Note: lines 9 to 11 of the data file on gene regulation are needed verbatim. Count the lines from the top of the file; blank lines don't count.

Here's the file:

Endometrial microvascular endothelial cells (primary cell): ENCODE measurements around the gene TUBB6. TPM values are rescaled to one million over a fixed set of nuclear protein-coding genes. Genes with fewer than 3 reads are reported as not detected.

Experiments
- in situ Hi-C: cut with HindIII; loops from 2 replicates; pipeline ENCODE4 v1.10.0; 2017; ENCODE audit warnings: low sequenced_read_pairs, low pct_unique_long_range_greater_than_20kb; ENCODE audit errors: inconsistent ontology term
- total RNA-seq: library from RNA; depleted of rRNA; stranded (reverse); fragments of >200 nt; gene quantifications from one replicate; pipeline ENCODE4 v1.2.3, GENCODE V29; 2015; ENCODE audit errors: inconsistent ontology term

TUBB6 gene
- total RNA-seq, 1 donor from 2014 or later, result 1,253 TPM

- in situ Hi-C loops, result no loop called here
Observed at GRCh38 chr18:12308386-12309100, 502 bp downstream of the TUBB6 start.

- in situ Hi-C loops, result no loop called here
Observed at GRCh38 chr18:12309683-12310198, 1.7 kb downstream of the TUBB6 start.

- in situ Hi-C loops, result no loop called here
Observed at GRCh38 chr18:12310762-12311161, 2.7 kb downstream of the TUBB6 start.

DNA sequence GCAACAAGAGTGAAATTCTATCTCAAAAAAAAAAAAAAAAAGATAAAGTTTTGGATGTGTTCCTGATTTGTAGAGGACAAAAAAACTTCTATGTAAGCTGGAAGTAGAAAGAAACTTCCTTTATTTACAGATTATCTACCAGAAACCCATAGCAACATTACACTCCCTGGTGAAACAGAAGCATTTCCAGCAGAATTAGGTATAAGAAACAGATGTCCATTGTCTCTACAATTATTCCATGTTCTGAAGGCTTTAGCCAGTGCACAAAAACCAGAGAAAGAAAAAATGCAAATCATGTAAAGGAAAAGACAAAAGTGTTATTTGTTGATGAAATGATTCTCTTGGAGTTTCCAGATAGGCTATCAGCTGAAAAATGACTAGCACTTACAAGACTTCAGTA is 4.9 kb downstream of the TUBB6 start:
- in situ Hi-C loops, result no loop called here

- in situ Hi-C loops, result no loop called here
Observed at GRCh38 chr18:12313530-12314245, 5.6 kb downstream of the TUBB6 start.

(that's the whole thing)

- in situ Hi-C loops, result no loop called here
Observed at GRCh38 chr18:12309683-12310198, 1.7 kb downstream of the TUBB6 start.

- in situ Hi-C loops, result no loop called here